Kaleidoscope: Netflix to release a crime series that can be watched in any order

Kaleidoscope, Netflix, TV series

Breaking convention is a fantastic way to stand out among a vast ocean of television series hitting the airwaves and streaming services weekly. Thankfully, Netflix‘s new crime series Kaleidoscope hopes to change how audiences interact with episodic content. An eight-part heist series, Kaleidoscope, will be distributed to Netflix subscribers in a random viewing order. That’s right, folks. You can watch Kaleidoscope any way you please and still walk away with a cohesive narrative. At least that’s the hook of the series, which has yet to go into practice.

For the uninitiated, Kaleidoscope follows a master thief and his crew over 25 years as they attempt a $7 billion heist together. When Netflix subscribers view the series, they will feed random episodes, except for the final chapter, for reasons that should be obvious. Each episode title is associated with a different color, with “White: The Heist” being the last chapter.


You can view the episode titles for Kaleidoscope below:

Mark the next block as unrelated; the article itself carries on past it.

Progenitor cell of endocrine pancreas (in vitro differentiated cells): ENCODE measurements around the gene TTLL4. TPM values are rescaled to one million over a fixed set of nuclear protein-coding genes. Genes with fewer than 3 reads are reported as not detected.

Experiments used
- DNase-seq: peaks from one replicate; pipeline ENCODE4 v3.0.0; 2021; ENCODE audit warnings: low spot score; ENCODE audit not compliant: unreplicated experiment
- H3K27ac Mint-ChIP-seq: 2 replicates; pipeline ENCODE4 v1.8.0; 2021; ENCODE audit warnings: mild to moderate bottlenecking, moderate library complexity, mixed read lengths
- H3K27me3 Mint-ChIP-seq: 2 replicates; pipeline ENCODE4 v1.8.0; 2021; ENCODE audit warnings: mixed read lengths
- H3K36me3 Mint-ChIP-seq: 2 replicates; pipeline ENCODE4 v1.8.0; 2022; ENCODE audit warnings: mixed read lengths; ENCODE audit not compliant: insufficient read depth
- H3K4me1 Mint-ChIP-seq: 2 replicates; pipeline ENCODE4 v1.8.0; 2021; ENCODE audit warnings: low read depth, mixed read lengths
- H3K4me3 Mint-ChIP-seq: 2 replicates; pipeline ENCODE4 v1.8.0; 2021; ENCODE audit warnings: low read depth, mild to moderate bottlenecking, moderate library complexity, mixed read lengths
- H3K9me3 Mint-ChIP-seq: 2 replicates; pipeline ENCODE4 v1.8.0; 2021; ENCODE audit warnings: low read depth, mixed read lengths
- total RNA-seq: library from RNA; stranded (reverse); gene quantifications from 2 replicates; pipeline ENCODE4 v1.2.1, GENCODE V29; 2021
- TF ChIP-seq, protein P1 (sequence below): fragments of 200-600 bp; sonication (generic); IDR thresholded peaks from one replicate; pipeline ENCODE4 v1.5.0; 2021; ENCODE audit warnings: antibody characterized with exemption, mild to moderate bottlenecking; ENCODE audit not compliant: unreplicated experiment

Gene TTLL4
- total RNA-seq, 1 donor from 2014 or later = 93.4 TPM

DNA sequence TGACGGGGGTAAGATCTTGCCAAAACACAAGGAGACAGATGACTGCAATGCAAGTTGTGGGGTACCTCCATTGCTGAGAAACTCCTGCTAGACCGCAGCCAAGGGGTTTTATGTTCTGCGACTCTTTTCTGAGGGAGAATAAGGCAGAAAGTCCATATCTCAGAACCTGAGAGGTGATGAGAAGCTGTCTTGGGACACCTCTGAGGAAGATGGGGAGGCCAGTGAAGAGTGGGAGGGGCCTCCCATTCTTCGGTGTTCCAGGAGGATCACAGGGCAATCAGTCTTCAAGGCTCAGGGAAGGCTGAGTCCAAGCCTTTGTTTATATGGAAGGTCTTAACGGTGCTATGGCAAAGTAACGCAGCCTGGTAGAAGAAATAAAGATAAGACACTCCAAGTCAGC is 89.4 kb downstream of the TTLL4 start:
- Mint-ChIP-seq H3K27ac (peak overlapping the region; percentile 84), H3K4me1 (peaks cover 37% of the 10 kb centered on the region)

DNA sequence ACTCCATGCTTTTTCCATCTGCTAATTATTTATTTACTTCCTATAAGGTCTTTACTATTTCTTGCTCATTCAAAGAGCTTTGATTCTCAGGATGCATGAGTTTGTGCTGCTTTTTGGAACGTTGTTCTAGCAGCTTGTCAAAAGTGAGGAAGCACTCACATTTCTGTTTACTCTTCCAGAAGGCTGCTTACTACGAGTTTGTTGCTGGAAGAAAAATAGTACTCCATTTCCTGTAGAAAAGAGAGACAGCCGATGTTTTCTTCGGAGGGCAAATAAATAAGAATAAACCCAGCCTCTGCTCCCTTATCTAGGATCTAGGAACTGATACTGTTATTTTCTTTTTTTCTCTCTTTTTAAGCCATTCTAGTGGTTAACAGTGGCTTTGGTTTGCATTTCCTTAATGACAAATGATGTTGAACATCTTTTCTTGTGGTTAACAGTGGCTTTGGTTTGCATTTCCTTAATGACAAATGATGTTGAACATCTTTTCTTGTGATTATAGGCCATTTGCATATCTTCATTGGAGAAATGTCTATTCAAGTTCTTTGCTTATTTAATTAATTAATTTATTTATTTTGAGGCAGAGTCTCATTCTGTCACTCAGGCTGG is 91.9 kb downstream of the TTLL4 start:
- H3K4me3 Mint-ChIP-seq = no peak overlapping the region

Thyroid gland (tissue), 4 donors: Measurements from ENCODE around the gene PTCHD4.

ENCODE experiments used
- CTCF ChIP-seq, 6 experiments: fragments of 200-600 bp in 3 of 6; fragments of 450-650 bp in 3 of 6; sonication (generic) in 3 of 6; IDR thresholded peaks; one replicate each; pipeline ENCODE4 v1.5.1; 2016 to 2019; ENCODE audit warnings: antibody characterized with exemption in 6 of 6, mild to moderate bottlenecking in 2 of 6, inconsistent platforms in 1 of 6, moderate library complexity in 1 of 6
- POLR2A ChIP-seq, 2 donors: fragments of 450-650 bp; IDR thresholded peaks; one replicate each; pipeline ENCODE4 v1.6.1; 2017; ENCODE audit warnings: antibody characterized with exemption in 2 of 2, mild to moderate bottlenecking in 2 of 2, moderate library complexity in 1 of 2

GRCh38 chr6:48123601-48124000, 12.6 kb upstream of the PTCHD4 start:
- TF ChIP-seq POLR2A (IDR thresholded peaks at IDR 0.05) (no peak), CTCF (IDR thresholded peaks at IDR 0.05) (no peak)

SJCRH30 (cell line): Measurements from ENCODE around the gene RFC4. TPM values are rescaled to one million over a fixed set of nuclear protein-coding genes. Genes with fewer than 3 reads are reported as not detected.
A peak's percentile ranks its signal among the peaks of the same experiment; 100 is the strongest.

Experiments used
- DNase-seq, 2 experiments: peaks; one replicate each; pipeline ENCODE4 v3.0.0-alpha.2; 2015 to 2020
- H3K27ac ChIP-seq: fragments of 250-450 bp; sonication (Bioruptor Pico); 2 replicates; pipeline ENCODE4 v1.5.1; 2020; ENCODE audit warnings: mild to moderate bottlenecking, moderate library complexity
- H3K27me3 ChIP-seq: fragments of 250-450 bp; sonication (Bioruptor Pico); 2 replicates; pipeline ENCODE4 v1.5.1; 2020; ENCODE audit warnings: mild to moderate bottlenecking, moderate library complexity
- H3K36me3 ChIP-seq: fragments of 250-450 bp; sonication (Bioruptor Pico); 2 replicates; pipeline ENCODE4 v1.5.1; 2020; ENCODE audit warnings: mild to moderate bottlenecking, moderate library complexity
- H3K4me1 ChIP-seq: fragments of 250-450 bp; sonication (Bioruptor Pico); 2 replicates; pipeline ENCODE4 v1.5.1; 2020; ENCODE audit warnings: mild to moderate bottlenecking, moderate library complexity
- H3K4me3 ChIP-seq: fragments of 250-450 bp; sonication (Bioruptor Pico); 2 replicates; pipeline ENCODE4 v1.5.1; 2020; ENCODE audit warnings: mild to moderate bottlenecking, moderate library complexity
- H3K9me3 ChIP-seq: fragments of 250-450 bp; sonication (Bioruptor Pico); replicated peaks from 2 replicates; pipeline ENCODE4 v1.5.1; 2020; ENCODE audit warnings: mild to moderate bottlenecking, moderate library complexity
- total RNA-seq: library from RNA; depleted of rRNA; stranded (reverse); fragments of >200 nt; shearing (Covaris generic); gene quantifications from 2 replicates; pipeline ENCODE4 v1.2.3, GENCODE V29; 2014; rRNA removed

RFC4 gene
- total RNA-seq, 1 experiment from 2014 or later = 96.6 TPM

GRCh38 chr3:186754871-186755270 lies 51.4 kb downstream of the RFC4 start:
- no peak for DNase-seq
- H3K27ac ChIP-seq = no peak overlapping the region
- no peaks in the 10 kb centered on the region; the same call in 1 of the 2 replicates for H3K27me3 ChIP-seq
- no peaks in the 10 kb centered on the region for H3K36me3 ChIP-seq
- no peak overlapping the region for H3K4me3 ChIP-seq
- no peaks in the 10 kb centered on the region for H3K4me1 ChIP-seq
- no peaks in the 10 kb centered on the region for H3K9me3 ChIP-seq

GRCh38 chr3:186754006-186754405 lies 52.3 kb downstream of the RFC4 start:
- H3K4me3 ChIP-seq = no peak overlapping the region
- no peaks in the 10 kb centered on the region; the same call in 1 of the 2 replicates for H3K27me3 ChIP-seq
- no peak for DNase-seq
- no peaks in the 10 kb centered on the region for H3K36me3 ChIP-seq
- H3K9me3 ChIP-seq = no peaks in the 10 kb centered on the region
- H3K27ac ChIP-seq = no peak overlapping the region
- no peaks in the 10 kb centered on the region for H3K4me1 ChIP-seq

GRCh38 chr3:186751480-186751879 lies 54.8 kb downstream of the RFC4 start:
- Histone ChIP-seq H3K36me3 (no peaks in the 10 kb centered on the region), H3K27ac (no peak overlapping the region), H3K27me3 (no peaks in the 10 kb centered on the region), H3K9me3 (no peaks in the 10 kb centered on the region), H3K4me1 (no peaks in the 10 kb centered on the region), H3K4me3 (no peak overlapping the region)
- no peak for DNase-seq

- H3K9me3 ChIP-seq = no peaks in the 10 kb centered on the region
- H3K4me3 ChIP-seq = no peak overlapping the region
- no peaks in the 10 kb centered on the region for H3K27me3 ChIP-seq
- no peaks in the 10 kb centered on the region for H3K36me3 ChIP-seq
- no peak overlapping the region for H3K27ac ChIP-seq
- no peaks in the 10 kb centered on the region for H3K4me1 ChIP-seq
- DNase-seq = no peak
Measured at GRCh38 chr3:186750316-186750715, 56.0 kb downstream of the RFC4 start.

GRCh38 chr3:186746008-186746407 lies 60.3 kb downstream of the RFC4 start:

“Yellow: 6 Weeks Before The Heist”

“Green: 7 Years Before the Heist”

“Blue: 5 Days Before the Heist”

“Violet: 24 Years Before the Heist”

“Orange: 3 Weeks Before the Heist”

“Red: The Morning After the Heist”

“Pink: 6 Months After”

“White: The Heist” (finale)

The story for Kaleidoscope loosely revolves around events following Hurricane Sandy, when $70 billion in bonds were rumored to be floating in the basement of the Depository Trust Company in Manhattan. The show features a rag-tag group of characters hoping to thwart top security teams, corporate goons, and the FBI.

Kaleidoscope stars Paz Vega (SpanglishRambo: Last Blood), Giancarlo Esposito (Breaking BadThe Mandalorian), Jai Courtney (The Terminal ListJoltTerminator Genisys), and Peter Mark Kendall (The AmericansGirlsStrange Angel).

Are you interested in seeing if Kaleidoscope can successfully execute its plan to serve the series to customers in a random order? Is this a bold approach to episodic storytelling, or does Kaleidoscope feel like a risky venture for Netflix? I’m curious about how this will turn out, and I enjoy a good heist story. I will check this out and let Netflix pick and choose which episodes I see and when.

Source: CTV News

About the Author

Born and raised in New York, then immigrated to Canada, Steve Seigh has been a JoBlo.com editor, columnist, and critic since 2012. He started with Ink & Pixel, a column celebrating the magic and evolution of animation, before launching the companion YouTube series Animation Movies Revisited. He's also the host of the Talking Comics Podcast, a personality-driven audio show focusing on comic books, film, music, and more. You'll rarely catch him without headphones on his head and pancakes on his breath.